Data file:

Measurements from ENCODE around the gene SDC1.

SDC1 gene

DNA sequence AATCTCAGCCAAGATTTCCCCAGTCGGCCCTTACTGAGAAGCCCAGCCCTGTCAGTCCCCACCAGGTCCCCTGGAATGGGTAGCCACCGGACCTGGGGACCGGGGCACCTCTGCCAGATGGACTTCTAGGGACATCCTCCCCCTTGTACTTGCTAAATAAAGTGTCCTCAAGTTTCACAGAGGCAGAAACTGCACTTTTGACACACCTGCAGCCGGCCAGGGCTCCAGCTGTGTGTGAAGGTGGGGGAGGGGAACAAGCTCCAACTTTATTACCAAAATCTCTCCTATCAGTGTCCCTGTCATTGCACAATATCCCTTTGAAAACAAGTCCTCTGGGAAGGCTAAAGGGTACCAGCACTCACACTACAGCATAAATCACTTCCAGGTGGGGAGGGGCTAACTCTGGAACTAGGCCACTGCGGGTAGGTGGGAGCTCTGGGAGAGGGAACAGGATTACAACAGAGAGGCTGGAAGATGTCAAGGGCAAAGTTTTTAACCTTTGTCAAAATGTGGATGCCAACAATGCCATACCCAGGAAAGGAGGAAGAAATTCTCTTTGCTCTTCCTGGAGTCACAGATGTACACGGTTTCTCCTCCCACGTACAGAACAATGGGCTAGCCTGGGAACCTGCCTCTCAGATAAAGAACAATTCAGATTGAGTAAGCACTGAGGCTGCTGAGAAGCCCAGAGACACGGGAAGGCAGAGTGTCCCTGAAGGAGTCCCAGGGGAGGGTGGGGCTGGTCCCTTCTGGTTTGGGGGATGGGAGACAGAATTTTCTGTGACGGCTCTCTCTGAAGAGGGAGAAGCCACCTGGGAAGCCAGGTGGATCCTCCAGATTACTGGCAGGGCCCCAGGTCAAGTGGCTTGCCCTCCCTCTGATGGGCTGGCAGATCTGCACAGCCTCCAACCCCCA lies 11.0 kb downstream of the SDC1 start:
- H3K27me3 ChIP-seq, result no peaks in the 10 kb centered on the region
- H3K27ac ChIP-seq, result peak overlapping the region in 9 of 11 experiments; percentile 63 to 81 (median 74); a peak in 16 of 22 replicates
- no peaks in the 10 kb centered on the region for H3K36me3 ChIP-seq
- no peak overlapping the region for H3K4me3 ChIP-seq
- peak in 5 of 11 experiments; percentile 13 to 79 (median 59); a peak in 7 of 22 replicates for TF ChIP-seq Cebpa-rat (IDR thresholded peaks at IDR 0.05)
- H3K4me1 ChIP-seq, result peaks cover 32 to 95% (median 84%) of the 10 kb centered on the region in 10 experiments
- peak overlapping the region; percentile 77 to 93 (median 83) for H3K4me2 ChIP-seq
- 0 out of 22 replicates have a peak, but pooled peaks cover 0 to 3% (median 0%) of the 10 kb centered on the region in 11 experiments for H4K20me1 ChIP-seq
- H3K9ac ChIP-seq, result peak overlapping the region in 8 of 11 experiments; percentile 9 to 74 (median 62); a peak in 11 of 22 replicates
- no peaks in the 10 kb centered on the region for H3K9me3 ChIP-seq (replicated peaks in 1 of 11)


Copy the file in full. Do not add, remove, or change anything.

Measurements from ENCODE around the gene SDC1.

SDC1 gene

DNA sequence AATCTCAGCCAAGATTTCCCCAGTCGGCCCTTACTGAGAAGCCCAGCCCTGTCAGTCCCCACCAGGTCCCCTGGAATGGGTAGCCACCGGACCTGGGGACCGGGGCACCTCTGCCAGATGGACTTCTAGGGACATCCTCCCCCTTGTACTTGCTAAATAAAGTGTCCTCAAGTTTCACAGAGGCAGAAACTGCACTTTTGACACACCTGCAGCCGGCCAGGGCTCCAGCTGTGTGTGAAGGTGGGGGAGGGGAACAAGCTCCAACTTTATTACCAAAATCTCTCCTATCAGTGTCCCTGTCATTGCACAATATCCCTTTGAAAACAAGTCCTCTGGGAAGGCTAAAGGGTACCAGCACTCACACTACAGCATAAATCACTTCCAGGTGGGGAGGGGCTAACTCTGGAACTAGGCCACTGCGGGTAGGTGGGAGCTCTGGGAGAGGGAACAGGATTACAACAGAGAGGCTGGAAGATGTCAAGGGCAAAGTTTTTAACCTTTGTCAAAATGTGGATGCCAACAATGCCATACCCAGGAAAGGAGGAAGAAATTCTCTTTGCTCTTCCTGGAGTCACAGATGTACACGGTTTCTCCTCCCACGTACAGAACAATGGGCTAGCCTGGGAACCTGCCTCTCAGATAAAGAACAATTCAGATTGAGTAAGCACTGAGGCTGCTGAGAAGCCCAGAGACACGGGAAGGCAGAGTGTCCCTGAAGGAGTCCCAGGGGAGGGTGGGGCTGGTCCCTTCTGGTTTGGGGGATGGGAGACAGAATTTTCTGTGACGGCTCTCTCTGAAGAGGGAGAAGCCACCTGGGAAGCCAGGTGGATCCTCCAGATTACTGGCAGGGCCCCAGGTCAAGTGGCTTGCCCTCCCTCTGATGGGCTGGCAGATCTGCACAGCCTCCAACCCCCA lies 11.0 kb downstream of the SDC1 start:
- H3K27me3 ChIP-seq, result no peaks in the 10 kb centered on the region
- H3K27ac ChIP-seq, result peak overlapping the region in 9 of 11 experiments; percentile 63 to 81 (median 74); a peak in 16 of 22 replicates
- no peaks in the 10 kb centered on the region for H3K36me3 ChIP-seq
- no peak overlapping the region for H3K4me3 ChIP-seq
- peak in 5 of 11 experiments; percentile 13 to 79 (median 59); a peak in 7 of 22 replicates for TF ChIP-seq Cebpa-rat (IDR thresholded peaks at IDR 0.05)
- H3K4me1 ChIP-seq, result peaks cover 32 to 95% (median 84%) of the 10 kb centered on the region in 10 experiments
- peak overlapping the region; percentile 77 to 93 (median 83) for H3K4me2 ChIP-seq
- 0 out of 22 replicates have a peak, but pooled peaks cover 0 to 3% (median 0%) of the 10 kb centered on the region in 11 experiments for H4K20me1 ChIP-seq
- H3K9ac ChIP-seq, result peak overlapping the region in 8 of 11 experiments; percentile 9 to 74 (median 62); a peak in 11 of 22 replicates
- no peaks in the 10 kb centered on the region for H3K9me3 ChIP-seq (replicated peaks in 1 of 11)